Government to press ahead with plans for vaccine passports in nightclubs

Anti-vaccine protesters march against Covid vaccine passport plans through central London
Anti-vaccine protesters march against Covid vaccine passport plans through central London

Downing Street has confirmed it intends to press on with plans to introduce vaccine passports for nightclubs from the end of September.

The proposals have previously been met with criticism from politicians on both sides as well as leaders in the night time hospitality industry.

The scheme would see members of the public required to show proof of their vaccine status to gain entry to domestic venues and events.

But on Tuesday the Prime Minister’s official spokesman said the Government’s plans remained in place.

“We set out broadly our intention to require our vaccination for nightclubs and some other settings and we’ll be coming forward in the coming weeks with details for that,” he said.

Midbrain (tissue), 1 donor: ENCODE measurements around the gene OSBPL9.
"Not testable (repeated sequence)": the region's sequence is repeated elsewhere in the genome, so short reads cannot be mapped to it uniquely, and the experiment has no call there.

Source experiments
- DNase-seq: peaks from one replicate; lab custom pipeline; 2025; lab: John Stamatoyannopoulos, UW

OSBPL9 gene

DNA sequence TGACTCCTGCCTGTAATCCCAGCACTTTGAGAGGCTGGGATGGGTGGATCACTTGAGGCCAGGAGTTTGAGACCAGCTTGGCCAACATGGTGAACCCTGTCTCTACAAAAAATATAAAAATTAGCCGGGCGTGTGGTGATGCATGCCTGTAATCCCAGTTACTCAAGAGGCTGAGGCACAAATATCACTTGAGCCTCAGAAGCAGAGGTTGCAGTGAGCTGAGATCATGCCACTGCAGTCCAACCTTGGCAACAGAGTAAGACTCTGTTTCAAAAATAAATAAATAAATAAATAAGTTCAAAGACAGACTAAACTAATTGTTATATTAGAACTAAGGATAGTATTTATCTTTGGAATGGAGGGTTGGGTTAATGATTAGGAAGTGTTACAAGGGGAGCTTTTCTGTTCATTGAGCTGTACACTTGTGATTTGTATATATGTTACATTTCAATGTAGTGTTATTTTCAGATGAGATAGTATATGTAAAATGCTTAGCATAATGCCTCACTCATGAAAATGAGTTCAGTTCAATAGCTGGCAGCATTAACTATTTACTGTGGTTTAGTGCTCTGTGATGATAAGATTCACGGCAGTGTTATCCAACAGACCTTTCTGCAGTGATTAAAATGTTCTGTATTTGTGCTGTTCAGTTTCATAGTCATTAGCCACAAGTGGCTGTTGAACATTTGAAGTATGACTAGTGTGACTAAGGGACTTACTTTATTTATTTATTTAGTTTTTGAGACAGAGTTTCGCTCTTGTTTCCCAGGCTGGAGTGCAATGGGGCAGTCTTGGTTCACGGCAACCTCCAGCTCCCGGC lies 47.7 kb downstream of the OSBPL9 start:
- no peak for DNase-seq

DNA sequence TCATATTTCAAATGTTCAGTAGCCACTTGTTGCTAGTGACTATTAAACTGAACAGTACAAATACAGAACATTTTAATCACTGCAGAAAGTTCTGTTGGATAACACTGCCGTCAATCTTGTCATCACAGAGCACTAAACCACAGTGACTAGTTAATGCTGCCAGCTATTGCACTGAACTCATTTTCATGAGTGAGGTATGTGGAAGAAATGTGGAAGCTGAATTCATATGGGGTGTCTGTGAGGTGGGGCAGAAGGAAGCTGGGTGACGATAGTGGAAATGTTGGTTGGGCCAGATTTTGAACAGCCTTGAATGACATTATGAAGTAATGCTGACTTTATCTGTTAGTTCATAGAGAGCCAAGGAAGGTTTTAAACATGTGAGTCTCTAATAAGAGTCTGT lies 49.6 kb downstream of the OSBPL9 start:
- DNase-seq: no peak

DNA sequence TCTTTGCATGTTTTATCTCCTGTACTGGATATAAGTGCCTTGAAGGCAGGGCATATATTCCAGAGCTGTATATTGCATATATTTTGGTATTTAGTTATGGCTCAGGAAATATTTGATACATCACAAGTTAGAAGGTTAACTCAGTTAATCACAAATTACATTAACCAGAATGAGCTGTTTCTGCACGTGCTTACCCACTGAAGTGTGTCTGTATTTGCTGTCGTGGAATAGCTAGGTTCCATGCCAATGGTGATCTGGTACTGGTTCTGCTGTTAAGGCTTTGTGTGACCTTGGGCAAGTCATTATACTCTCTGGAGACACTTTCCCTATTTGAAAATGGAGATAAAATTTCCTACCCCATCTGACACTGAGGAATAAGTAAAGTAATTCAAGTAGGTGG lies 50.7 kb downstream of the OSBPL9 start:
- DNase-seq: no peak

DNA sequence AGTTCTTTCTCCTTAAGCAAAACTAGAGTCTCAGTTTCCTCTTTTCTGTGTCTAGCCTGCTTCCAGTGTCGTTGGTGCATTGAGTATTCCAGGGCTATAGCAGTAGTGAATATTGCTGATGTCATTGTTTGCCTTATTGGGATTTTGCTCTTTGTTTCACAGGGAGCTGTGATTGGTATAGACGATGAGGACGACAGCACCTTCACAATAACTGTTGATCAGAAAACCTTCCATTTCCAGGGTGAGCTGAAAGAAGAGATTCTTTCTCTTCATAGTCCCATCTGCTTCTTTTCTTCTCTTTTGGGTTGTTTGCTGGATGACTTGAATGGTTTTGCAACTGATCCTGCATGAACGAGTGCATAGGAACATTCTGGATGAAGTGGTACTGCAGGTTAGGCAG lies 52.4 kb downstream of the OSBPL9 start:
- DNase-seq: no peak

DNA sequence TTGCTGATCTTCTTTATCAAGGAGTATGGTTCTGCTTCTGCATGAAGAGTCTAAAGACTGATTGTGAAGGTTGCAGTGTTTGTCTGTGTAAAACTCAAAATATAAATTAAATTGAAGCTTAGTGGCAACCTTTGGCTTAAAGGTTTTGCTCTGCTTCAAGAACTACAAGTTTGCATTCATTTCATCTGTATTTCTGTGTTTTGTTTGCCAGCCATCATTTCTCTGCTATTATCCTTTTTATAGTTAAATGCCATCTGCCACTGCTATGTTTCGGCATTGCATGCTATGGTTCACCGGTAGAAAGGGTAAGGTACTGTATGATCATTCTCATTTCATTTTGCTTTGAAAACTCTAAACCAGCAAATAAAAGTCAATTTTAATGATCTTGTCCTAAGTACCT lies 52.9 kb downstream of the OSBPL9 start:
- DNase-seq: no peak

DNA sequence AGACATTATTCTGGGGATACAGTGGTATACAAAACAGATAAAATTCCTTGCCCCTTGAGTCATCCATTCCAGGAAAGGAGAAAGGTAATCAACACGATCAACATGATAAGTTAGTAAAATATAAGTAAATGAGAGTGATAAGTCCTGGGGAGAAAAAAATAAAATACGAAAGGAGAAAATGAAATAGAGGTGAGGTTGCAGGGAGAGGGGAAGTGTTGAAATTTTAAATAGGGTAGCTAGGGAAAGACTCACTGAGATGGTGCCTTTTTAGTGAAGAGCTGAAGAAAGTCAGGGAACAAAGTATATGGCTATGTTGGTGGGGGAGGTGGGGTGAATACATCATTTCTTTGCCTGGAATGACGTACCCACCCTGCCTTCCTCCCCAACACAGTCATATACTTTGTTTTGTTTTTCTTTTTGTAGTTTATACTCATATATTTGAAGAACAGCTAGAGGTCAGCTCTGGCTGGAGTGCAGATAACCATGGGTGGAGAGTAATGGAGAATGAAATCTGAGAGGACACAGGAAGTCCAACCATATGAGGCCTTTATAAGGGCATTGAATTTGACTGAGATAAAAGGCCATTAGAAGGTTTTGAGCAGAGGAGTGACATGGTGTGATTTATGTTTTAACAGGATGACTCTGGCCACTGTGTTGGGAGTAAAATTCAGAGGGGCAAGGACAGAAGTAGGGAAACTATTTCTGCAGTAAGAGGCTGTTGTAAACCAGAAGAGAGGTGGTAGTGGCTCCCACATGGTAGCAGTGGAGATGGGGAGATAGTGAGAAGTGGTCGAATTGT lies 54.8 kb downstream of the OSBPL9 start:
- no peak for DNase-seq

But Sir Ed Davey, leader of the Liberal Democrats, said his party would oppose the scheme, while Labour previously called it “costly, open to fraud and…impractical”.

“As predicted the Government has reheated their Covid ID card scheme,” Mr Davey wrote on Twitter.

“They are divisive, unworkable and expensive and the Liberal Democrats will oppose them.”

It comes as The Guardian reported that new data showed some people would be more reluctant to be vaccinated if such passports were introduced.

Analysis was conducted of 16,527 people, 14,543 of whom had not yet had both vaccine doses.

Almost 90% of this group (87.8%) said their decision to receive a second dose would not be affected by the introduction of the passport scheme.

Two thirds of the remaining 12.2% suggested they would be less likely to get vaccinated if passports were introduced.

The remaining third said they would be more inclined.

The study’s lead author, Dr Alex de Figueiredo from the London School of Hygiene and Tropical Medicine, said these percentages become significant when scaled up to the whole population, according to The Guardian.

Boris Johnson also previously faced a backlash within his own party over the possibility of domestic vaccine passports, with 43 Conservative MPs signing a declaration opposing them.